Receiving an inheritance can be an exciting experience. If your inheritance comes while you’re married, however, it can cause complications if you and your spouse decide to divorce.
It’s essential to take steps early to prevent your inheritance from being eligible for property division.
What is the comingling of assets?
There are two kinds of assets: marital assets and separate assets. Marital assets refer to anything that you and your spouse attain during your marriage, such as a home, income, furniture, or a car. Separate assets include property that you owned before marriage. This can be valuable jewelry, your own vehicle, or debts that you had before you got married.
However, separate assets can sometimes become marital assets if they comingle. An inheritance should be a separate asset but can become marital if you and your spouse have the same access to it. For example, if you receive an inheritance of $10,000, but if you deposit it into a joint banking account where your spouse can access it, then it becomes commingled. Once commingled, your spouse can claim part of your inheritance during the divorce.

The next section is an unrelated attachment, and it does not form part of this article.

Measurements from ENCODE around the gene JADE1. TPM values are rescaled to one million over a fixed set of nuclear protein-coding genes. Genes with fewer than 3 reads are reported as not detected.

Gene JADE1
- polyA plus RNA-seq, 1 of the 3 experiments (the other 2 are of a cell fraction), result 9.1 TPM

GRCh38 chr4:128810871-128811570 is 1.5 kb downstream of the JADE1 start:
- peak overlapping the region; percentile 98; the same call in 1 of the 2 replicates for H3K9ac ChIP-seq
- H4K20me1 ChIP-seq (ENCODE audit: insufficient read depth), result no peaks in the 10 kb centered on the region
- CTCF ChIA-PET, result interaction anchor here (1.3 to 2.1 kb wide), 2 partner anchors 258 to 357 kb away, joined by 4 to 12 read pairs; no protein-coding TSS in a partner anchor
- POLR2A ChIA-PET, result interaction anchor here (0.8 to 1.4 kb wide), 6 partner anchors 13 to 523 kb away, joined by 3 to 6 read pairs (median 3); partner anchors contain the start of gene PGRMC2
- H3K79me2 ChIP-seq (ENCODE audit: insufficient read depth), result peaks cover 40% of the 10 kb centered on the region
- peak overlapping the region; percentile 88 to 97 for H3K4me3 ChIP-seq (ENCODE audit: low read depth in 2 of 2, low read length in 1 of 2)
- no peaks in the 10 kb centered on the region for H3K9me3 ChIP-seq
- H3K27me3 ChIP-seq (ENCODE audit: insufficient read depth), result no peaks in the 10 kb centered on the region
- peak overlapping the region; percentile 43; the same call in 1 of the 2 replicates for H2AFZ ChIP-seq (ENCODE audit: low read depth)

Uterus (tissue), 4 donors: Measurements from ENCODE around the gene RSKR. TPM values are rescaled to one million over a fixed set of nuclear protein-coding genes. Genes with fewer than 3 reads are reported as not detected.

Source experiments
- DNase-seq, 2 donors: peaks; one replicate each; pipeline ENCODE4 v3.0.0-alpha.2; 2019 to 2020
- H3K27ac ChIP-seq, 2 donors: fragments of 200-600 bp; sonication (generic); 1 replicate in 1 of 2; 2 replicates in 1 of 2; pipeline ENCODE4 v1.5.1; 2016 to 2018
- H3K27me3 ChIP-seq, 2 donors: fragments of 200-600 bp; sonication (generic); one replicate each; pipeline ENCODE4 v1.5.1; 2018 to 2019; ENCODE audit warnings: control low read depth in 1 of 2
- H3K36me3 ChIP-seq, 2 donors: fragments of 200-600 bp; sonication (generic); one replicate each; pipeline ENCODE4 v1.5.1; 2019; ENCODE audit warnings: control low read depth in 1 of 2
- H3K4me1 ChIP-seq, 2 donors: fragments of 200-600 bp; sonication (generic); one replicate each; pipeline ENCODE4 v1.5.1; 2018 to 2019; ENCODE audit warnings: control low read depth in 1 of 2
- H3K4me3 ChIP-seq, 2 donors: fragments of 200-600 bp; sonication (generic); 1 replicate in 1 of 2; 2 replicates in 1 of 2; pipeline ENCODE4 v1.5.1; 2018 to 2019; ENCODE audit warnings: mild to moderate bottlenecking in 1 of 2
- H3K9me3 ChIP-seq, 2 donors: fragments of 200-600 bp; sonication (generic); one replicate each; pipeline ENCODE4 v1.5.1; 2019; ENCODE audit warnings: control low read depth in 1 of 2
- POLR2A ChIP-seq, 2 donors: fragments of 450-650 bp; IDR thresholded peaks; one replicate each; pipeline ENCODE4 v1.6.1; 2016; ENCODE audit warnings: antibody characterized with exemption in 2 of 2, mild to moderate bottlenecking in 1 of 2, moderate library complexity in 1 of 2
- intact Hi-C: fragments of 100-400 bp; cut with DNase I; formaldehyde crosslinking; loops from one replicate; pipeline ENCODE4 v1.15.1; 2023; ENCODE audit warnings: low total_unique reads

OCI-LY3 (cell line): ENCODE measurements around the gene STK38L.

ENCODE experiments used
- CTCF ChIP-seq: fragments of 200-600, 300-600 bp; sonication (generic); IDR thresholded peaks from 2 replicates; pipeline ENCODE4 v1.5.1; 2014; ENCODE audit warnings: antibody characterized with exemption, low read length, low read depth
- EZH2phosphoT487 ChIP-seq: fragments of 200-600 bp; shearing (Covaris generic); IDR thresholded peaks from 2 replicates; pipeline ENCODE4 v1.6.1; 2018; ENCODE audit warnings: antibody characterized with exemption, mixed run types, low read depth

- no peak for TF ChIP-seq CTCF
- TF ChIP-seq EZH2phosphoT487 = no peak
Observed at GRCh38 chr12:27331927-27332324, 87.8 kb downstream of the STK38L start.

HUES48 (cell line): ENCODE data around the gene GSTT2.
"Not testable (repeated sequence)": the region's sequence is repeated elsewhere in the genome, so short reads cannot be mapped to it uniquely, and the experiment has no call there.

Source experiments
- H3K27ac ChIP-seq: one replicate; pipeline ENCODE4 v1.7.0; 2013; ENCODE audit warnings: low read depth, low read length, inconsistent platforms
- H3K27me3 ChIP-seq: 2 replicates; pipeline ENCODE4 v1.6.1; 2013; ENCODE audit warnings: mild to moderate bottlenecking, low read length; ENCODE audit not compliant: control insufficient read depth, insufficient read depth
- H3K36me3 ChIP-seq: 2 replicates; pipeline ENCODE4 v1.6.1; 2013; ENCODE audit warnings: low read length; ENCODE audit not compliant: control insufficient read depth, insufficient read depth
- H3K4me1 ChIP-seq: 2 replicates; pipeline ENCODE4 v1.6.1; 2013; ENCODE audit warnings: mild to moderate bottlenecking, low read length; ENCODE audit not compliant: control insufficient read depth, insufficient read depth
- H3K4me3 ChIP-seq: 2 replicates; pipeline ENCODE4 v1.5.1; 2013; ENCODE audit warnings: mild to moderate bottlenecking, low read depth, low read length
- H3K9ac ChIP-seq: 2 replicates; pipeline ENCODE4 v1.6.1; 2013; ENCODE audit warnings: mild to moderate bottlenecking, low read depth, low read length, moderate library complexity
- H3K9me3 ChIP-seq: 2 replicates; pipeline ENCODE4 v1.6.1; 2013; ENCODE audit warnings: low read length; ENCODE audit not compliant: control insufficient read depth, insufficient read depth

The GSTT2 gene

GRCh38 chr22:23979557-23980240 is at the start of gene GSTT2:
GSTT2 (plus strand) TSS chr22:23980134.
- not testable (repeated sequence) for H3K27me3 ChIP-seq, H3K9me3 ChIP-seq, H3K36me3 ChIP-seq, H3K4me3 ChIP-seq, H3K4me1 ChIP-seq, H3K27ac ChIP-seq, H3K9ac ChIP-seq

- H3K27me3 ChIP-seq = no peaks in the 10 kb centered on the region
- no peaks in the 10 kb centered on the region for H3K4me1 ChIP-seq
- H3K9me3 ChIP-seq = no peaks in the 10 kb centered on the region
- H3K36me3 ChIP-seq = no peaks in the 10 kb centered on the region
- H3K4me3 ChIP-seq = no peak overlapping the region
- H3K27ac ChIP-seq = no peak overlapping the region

What can you do?
Protecting your inheritance requires early planning. If you wait too long, you can risk the comingling of your assets. Here are two crucial steps you can take:
- Keep your inheritance separate. As stated previously, if you deposit your inheritance into a joint bank account, it will become comingled. Instead, you should create an individual account to store your inheritance, which will allow it to stay separate from your spouse.
- Keep records related to your inheritance. Documentation can help prove your inheritance is yours, especially if it’s become comingled. Any documents such as titles, deeds, and bank information allow you to clear up your property ownership.
Your inheritance should be your own. You shouldn’t have to fight to keep it during a divorce. By taking these measures as soon as you receive your inheritance, you can protect your assets from property division. If your inheritance has already become comingled, an attorney can offer guidance so you can hold onto what’s rightfully yours.